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expression of her brilliant eyes gave a changeful play to her countenance, which would have made it impossible for any painter to do justice to it."

According to all accounts, at this period she was one of the most lovely and fascinating creatures imaginable; she was at once beautiful, warm-hearted, and enthusiastic. Her days had been spent in wandering through mountain and glen, and along the sea-shore, with her brothers and sister, or in brooding over the pages of Froissart and Shakspeare. Her mind was full of visions of romance, her heart of thrilling sensibilities; and at this moment the feeling of martial glory came to add a new enthusiasm to her character. Her two elder brothers were in the army, and one was fighting in Spain. There were many poetic and chivalrous associations with this country, which now were felt by her with double force, and which turned all her heart and imagination in this direction. In this critical hour, a young officer who was visiting in the neighbourhood was introduced to the family, and her fate was decided. It was Captain Hemans. The hero of the hour, he became completely so, when he also set sail for Spain. It was natural for so enthusiastic and poetic a damsel to contemplate him as a warrior doing battle for the deliverance of that land of Gothic and of Moorish romance, in the most delusive colouring. When he returned, it was to become her husband in an ill-fated marriage.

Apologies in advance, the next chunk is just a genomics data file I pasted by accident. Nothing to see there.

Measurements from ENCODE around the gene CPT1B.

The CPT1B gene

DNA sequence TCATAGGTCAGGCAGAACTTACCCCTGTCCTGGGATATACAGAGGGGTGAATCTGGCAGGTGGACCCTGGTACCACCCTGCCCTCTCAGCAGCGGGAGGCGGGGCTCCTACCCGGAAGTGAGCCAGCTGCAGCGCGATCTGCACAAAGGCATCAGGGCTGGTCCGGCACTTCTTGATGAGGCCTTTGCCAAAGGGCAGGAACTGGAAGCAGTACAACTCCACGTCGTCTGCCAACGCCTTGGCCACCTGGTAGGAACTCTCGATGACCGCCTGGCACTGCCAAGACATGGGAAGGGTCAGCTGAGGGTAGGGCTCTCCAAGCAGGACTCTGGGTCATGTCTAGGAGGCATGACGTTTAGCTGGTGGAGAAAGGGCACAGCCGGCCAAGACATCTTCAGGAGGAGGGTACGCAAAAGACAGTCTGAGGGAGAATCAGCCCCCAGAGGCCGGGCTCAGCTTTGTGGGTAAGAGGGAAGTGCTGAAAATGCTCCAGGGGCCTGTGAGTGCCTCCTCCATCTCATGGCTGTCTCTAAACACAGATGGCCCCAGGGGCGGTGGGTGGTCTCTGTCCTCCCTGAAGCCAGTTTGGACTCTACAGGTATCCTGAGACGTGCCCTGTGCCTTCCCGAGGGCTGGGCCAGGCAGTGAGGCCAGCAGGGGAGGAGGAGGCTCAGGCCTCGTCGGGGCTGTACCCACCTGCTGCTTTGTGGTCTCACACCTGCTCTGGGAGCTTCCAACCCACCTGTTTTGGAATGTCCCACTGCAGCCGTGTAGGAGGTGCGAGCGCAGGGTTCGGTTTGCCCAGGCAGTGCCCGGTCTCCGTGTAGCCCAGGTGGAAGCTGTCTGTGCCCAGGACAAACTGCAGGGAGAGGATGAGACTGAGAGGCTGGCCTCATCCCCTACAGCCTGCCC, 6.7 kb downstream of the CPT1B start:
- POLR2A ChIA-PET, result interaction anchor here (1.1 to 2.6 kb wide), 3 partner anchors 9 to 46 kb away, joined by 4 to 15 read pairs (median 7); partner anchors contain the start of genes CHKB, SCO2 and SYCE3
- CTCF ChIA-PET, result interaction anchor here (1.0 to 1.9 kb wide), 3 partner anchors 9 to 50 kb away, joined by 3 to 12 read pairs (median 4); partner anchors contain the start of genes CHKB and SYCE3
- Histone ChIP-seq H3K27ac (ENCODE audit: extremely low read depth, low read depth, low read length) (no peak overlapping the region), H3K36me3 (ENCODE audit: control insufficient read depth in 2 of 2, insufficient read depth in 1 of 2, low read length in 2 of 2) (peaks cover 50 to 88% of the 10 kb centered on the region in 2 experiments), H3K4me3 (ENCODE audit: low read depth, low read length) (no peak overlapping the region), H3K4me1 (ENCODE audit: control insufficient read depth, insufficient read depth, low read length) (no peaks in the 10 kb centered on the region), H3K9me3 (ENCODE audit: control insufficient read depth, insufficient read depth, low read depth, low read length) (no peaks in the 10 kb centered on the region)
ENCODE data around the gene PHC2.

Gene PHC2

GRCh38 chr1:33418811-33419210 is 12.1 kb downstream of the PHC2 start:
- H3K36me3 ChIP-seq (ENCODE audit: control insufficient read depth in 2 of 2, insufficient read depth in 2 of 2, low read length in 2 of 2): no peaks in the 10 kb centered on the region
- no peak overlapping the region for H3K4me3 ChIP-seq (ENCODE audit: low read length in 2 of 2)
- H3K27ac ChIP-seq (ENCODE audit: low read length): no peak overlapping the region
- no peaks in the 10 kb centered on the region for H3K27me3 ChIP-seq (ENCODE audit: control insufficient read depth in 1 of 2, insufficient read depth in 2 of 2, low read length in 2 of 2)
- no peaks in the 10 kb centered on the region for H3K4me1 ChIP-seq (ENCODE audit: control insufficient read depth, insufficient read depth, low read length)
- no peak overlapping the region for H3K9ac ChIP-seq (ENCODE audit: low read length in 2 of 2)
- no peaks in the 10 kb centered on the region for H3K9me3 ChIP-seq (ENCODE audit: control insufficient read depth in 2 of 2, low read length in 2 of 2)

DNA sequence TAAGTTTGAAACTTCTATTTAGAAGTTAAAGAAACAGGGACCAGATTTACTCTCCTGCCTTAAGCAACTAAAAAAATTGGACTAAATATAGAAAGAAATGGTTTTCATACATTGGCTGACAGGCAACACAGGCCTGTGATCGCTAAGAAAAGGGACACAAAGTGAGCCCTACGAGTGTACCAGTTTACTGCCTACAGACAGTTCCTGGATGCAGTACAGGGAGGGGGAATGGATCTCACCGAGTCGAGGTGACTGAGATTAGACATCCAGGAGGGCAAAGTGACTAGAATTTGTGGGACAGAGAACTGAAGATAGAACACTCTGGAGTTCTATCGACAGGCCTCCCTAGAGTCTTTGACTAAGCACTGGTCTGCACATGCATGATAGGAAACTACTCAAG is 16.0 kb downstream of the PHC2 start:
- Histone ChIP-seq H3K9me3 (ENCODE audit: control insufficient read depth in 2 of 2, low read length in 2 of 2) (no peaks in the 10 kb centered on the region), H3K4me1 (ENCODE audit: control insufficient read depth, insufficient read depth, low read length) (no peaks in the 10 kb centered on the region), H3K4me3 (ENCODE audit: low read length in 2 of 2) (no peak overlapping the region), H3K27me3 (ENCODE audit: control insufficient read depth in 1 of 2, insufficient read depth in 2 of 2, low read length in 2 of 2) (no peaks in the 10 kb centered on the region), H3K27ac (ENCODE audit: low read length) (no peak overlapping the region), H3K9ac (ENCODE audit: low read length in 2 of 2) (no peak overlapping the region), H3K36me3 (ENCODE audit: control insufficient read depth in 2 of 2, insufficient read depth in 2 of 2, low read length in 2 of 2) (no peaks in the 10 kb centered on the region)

In the mean time, in 1809, and when she was about seventeen, her family quitted Gwrych, so long her happy home. Since then the greater part of the house has been pulled down, and a baroniallooking castle has arisen in its stead, the seat of Mr. Lloyd Bamford Hesketh. Bronwylfa, near St. Asaph, in Flintshire, became the residence of her family. Here she lived for about three years, or till 1812, when Captain Hemans returned, and they were married. For a short time she lived with her husband at Daventry, when they returned to Bronwylfa, where they lived till 1818, or about six years, the whole period of their married life that they lived together. From that time till the death of Mrs. Hemans, seventeen years more, they lived apart-she in Wales, England, and Ireland, he in Italy.

At the time of Captain Hemans's first acquaintance with her, or in 1808, she was already an avowed poetess, having not only written much verse, but having already published a volume. While they lived together, though called upon to care for a rapidly-increasing family,-for at the time of Captain Hemans's departure for Italy he was the father of five boys,-she still pursued her studies, and wrote and published her poems. In 1812 appeared Domestic Affections and other Poems; and soon after, Tales and Historic Scenes. After her husband's departure she continued her writing with undaunted fortitude. In 1819 she contended for the prize for a poem on Sir William Wallace, and bore it away from a host of competitors. In 1820 she published The Sceptic; and the following year she won another prize from the Royal Society of Literature, for the best poem on Dartmoor. From this time Mrs. Hemans may be said to